Next prepare your stock. Ideally you would use homemade beef stock, but you can also “soup” up a store bought version. To do that, add your beef broth to a stock pot and bring to a simmer. Add aromatics like parsley, sliced carrots, thyme sprigs, garlic, bay leaves, peppercorns, cloves, and parmesan rind. Let it simmer for 1 hour.

In a large dutch oven (any large thick based pan) drizzle 2-4 Tbsp olive oil and let heat up for one minute. Dump in the sliced onions. It will look like way too many, but just trust me.

Slowly caramelize the onions over medium heat. Keep them moving constantly, and scrape down the sides of the pot. The onions are done when they are soft, jammy, and caramelized with a lot of fond on the bottom of the pot.

Add 2 Tbsp flour to the onions and cook for 1-2 minutes then deglaze the pot with 1 cup of dry sherry and cook, scraping up fond from the bottom of the pot.

Once the alcohol is cooked off, add the beef broth. Make sure to strain it first if you added aromatics.

Let the whole thing simmer for 5-10 minutes to let the flavors get to know each other. Optional: add umami boosters. I like to add a splash of fish sauce and soy sauce to richen the flavors.

Cut thick slices of day-old french baguette. Put them on a baking sheet. Drizzle with olive oil and top with salt and pepper. Toast bread in a 200°C oven for 5 minutes. Slice a clove of garlic in half and rub down each piece of bread with the garlic.

Check the soup for salt and pepper and season as necessary. Ladle soup into broiler-safe cups. Top with sliced baguette and shredded cheese. Put the bowls onto a baking sheet and put into an oven preheated to broil. Broil for 3-5 minutes until golden brown.

Garnish with chives and serve and enjoy!

From https://basicswithbabish.co/basicsepisodes/frenchonionsoup

Rebecca’s Recipe of the Week: Meera Sodha’s Roasted Carrot and Cabbage with Korean Chile Paste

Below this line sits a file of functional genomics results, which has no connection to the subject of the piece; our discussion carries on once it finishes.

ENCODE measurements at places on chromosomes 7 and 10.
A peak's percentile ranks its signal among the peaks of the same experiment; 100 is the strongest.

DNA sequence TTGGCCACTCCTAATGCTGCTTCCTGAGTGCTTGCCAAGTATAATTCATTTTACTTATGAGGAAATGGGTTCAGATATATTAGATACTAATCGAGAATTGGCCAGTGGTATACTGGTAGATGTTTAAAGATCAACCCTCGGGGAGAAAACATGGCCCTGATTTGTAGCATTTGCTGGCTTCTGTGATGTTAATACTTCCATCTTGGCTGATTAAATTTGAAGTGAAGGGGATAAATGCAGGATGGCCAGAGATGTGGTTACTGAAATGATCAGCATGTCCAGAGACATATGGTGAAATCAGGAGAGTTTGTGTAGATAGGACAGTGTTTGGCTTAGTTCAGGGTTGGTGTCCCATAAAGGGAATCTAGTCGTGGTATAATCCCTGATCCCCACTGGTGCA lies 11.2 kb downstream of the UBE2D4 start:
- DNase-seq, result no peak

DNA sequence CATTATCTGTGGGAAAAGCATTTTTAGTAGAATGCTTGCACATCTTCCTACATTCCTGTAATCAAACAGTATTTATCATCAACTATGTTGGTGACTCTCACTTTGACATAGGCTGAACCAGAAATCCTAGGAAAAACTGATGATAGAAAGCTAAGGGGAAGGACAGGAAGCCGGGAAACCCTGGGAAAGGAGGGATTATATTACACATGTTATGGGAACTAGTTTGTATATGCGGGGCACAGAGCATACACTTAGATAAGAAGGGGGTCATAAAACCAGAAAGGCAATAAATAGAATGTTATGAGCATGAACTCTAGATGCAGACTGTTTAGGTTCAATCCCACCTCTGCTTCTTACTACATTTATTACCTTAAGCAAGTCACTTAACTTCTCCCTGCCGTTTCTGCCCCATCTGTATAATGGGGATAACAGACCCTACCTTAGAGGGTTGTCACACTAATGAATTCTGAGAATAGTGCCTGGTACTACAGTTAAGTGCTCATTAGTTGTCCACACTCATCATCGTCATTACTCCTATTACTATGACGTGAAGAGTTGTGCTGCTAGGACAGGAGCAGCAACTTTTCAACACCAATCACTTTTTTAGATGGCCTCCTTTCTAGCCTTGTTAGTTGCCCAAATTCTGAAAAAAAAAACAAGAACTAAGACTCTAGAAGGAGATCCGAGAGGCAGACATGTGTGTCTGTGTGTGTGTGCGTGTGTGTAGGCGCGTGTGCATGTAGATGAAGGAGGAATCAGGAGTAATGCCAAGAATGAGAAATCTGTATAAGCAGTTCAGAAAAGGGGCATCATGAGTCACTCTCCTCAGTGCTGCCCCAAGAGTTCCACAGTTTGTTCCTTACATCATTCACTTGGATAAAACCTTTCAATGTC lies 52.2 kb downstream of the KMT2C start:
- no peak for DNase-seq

Gochujang, Korean chile paste, is warm and flavourful without being mouth-numbing. It adds a richness and complexity to roasted carrots and cabbage. The proportions of the two vegetables is not terribly important, and you might even want a bit more of the gochujang-cumin-ginger mixture. You could serve this with almost anything, from roast chicken to a potato pancake. It’s nice topped with yoghurt, too.

Roasted Carrot and Cabbage with Gochujang
Serves 2-4 as a side dish

Image from https://thehappyfoodie.co.uk/recipes/meera-sodhas-roasted-carrot-and-cabbage-with-gochujang

Ingredients
750g carrots, peeled
750g white cabbage
3 tablespoons rapeseed oil
1.5 tablespoons gochujang paste
1 teaspoon ground cumin
1 teaspoon salt
4 cloves garlic, peeled and grated
3cm fresh ginger, peeled and grated
2 tablespoons more rapeseed oil
1 tablespoon white vinegar (I used rice wine vinegar; the original recipe calls for white wine vinegar)

Preparation
Preheat the oven to 220C. You will need two large baking trays and Meera Sodha recommends lining them with foil.
Cut the carrots lengthwise in half or quarters (depending on the size) to make long batons. Cut the cabbage into 2cm wedges. Place them in a large mixing bowl, or directly onto your two baking trays.
In a small bowl, mix the 3 tablespoons oil, gochujang, cumin, salt, garlic, and ginger. Pour over the vegetables and mix with your hands so that the marinade gets everywhere.
Spread the vegetables across the two trays. Make sure the carrots and cabbage are in a single layer, then bake for 35 to 40 minutes, until the vegetables are tender and blackened at the edges.
Meanwhile, put 2 tablespoons of oil and the vinegar into a large serving bowl. When the carrots and cabbage are roasted, transfer them to the bowl while still hot and toss them in the oil and vinegar and serve.

Recipe adapted from Meera Sodha, East (2019).

Rob’s Recipe of the Week: Victorian Salsify with Leeks

Salsify… I had no idea, but after a bit of googling and an interesting independent article / waitrose advert ( https://www.independent.co.uk/life-style/food-and-drink/salsify-root-vegetable-taste-recipe-what-is-it-waitrose-albert-bartlett-a8631251.html ) I’ve picked out a gratin recipe after realising that I’ve yet to make one this winter despite it being a weekly staple last year (that would be because I worked out how to make good oven chips instead!). I think this could be turned into a full meal rather than a side dish if you add sliced boiled potatoes and increase the quantities for the sauce and breadcrumbs.

Leek and Salsify Gratin

Image from https://www.greatbritishchefs.com/recipes/leek-and-salsify-gratin-recipe

Ingredients
SALSIFY
400g of salsify root
Lemon juice & water in a bowl
300ml of milk
1 bay leaf
LEEKS
330g of leek, washed and sliced into 1cm rings
20g of butter
olive oil
2 garlic cloves, sliced
SAUCE
40g of butter